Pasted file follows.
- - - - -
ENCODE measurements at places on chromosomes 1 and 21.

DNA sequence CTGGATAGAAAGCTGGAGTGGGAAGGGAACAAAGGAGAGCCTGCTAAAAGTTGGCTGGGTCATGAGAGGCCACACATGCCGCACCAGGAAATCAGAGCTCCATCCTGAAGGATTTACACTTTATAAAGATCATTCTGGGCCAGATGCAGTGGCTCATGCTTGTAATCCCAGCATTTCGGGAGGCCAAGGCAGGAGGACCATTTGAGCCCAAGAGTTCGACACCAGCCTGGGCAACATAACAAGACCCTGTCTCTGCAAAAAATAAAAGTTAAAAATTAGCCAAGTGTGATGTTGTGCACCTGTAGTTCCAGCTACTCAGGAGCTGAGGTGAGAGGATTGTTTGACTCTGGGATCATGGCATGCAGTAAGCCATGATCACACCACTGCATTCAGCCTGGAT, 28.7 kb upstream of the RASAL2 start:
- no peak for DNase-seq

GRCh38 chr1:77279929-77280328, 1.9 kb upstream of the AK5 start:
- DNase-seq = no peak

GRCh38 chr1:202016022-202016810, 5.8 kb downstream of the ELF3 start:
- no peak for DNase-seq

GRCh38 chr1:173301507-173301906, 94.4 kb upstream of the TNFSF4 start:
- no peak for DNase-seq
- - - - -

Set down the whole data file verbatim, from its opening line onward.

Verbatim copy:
ENCODE measurements at places on chromosomes 1 and 21.

DNA sequence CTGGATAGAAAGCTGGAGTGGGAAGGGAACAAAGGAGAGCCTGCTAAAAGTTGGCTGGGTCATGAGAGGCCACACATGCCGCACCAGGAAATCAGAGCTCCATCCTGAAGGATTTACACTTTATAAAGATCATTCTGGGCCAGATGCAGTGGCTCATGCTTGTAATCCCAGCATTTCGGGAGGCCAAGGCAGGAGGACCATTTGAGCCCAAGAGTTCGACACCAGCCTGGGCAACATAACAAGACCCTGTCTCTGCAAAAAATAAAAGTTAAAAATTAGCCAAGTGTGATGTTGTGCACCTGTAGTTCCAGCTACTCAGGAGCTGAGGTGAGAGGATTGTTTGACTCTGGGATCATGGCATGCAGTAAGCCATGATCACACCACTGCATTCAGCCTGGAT, 28.7 kb upstream of the RASAL2 start:
- no peak for DNase-seq

GRCh38 chr1:77279929-77280328, 1.9 kb upstream of the AK5 start:
- DNase-seq = no peak

GRCh38 chr1:202016022-202016810, 5.8 kb downstream of the ELF3 start:
- no peak for DNase-seq

GRCh38 chr1:173301507-173301906, 94.4 kb upstream of the TNFSF4 start:
- no peak for DNase-seq